“You’ve got to have faith to believe“.
That’s pretty profound and I’m sure somebody famous somewhere has been quoted as saying it. A quick Google search revealed at least four songs that contain the phrase, everyone from George Michael to Bruce Springsteen has used it at one point. It’s such a common phrase that to attribute it to anyone is pointless.
But what is “faith” and what’s it for?
Napoleon Hill gave a good working definition of faith way back in the 1930s in his book “Think and Grow Rich”.
Faith is the “eternal elixir” that gives life, power, and action to the impulse of thought.
Faith is the starting point of all accumulation of riches.
Faith is the basis of all “miracles” and of all mysteries that cannot be analyzed by the rules of science.
Faith is the only known antidote for failure.
Faith is the element that, when mixed with desire, gives you direct communication with infinite intelligence.
Faith is the element that transforms the ordinary vibrations of thought, created by the human mind, into their spiritual equivalent.
Faith is the only way the force of infinite intelligence can be harnessed and used. [Napoleon Hill; Think and Grow Rich]
Napoleon Hill set out to write the first comprehensive philosophy of success and he hit on an essential element when he discovered the link between success and faith. For Hill faith was not a religious word, as many of us associate it today, he was not writing about faith as something that is placed “out there” into the functioning of some external deity he was instead using the word faith in its correct grammatical form.
When I was in high-school my Christian friends and I had a saying: “faith is a verb”. Faith is something you do, not something you “have”. The phrase; “have faith,” is misleading in that it makes it seem like a passive response when to have faith is really to make an active choice.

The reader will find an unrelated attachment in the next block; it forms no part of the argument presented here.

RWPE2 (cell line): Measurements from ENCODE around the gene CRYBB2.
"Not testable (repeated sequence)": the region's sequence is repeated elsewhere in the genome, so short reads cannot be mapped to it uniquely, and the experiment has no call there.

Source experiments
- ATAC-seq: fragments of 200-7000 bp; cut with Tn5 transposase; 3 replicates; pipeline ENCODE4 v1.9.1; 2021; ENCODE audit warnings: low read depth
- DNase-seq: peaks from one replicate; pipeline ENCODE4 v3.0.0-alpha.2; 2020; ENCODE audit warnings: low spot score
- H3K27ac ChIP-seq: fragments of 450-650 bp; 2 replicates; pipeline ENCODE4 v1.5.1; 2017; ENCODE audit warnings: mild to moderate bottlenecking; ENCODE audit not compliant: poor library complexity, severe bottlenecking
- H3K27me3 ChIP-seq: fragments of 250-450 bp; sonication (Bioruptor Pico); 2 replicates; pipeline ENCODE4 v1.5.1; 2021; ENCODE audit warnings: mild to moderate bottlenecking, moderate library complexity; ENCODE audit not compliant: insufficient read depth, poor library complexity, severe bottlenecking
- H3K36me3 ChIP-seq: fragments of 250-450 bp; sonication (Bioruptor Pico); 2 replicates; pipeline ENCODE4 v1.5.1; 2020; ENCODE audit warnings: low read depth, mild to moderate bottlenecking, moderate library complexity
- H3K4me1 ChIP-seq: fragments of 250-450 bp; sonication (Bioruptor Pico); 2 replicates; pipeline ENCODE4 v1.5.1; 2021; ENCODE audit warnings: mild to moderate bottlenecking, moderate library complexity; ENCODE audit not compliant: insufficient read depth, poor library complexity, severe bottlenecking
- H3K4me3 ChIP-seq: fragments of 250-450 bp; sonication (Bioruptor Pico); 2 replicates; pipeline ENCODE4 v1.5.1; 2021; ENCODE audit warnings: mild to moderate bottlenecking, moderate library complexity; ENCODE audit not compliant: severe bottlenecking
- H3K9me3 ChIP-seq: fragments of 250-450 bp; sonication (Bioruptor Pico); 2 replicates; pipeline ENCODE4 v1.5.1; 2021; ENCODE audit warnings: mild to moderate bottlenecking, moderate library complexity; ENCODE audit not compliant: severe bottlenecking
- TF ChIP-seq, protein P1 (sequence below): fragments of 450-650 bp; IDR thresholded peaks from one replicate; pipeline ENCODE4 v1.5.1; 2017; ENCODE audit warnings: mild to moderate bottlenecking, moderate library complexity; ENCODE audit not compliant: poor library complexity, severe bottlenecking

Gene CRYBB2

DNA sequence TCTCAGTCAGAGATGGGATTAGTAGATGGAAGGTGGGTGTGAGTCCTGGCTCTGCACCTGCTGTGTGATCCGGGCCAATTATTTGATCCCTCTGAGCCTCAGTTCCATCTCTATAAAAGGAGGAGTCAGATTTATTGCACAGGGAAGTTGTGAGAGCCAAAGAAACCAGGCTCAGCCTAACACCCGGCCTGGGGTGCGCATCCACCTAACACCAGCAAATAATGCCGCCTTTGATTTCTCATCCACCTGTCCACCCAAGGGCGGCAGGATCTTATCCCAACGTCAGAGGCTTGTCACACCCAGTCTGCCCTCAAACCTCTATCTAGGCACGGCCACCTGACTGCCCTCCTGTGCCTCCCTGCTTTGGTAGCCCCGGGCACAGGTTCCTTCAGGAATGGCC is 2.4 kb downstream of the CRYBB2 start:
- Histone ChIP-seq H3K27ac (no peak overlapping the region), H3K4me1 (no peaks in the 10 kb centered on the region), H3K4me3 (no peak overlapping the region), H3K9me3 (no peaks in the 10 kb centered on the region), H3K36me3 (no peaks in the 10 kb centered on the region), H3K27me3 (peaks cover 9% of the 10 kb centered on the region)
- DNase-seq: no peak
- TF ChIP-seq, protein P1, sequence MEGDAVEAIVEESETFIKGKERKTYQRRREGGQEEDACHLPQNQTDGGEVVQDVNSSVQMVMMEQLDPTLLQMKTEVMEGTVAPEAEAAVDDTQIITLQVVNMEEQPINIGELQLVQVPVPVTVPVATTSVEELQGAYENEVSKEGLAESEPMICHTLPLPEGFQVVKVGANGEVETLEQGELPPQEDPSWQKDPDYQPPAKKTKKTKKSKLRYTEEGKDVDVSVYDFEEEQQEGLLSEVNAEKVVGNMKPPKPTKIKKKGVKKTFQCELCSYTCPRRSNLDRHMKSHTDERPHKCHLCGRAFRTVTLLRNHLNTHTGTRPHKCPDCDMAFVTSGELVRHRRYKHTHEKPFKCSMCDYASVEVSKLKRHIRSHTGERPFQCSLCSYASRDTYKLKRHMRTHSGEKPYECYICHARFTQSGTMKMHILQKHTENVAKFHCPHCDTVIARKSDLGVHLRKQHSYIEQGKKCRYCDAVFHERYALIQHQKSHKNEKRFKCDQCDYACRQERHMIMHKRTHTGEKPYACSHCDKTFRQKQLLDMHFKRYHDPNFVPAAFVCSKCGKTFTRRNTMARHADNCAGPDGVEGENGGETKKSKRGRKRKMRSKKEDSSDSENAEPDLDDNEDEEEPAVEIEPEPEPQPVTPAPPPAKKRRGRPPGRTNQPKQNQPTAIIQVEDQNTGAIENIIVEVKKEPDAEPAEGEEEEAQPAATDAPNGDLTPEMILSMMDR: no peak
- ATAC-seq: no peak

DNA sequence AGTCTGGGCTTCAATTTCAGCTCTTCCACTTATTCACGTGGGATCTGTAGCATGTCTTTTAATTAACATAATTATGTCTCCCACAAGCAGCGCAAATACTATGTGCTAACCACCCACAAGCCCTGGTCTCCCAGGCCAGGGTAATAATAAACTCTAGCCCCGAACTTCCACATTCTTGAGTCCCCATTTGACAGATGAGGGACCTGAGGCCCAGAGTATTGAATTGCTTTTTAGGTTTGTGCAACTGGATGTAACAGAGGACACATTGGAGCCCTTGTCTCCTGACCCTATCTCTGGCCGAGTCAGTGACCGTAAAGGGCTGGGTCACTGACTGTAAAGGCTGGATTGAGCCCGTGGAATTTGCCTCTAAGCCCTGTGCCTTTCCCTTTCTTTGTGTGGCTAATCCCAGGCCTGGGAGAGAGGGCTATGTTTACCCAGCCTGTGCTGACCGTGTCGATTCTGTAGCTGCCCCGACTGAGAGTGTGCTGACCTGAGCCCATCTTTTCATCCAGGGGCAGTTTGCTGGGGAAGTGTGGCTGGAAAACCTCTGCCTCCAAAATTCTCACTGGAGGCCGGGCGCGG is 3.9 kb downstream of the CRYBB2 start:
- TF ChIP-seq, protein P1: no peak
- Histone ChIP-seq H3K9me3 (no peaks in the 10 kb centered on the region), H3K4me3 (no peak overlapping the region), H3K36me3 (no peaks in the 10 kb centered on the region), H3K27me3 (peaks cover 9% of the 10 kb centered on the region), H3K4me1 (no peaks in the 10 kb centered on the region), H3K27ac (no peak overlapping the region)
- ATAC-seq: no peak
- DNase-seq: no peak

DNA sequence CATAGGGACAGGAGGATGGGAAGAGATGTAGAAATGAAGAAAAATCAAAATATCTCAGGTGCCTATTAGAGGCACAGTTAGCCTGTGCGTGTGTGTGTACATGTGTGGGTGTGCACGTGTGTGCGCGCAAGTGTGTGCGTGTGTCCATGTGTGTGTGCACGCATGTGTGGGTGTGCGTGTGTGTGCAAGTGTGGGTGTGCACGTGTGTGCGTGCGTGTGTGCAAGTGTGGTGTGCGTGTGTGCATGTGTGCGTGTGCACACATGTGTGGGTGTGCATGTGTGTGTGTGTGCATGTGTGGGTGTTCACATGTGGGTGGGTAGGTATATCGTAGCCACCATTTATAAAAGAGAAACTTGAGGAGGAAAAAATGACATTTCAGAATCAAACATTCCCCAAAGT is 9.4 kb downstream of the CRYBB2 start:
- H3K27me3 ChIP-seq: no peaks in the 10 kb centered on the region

The other great definition of faith is found in the book of Hebrews.
Now faith is confidence in what we hope for and assurance about what we do not see. [Hebrews 11:1]
Hebrews 11 has been called the faith hall of fame as the author goes on to give a list of great men throughout history up to that point who acted purely out of faith. By faith – Abel brought his offering, Enoch received eternal life, Noah built an ark, Abraham was willing to sacrifice his only son, etc.
Faith gives us power and strength when we have no reason to believe in ourselves otherwise. It is confidence and assurance as Hebrews puts it, it’s the elixir of life and the antidote for failure, to quote Hill.
But what happens when we lose faith, or just don’t have any to begin with?
Life without faith is a dark and desperate place. In The Divine Comedy Dante describes the gates of hell with an inscription that reads in part “abandon all hope, those who enter here”. Hell is a hopeless place devoid of faith.
I have only seen this level of despair once in my life when I went to visit a friend who had been contemplating suicide. For years this person had lived with a vision of life that she could not make into reality, she had fought circumstances beyond her control to make a life for herself that lined up with the pictures in her head of what happiness was. Her family never believed in her, they put her down and at times actively sought to sabotage her efforts until finally she started to believe the messages they were sending. Confidence was lost and faith soon followed. And if we read Hebrews backwards we can easily see that without faith, there is no hope. Life for this friend became a living hell.
So where do you turn when hope and faith are lost?
Sadly the Bible doesn’t really give us the answers. What it says very clearly is “don’t”. Don’t lose hope, don’t lose faith, fear not, and rest in the knowledge that you are an infinitely valuable image bearer of the divine. Rick Warren, pastor of Saddleback Church in Lake Forest California and author of the best seller, The Purpose Driven Life recently said that you can tell the worth of something by measuring what someone is willing to pay for it. We know from scripture that God was willing to pay a huge price for us. We are valuable enough to die for! Therefore; we can’t lose hope that our lives are worth living. That’s what love is and it’s the basis for holding on to faith in the midst of despair.
But God demonstrates his own love for us in this: While we were still sinners (without hope and without faith), Christ died for us. [Romans 5:8]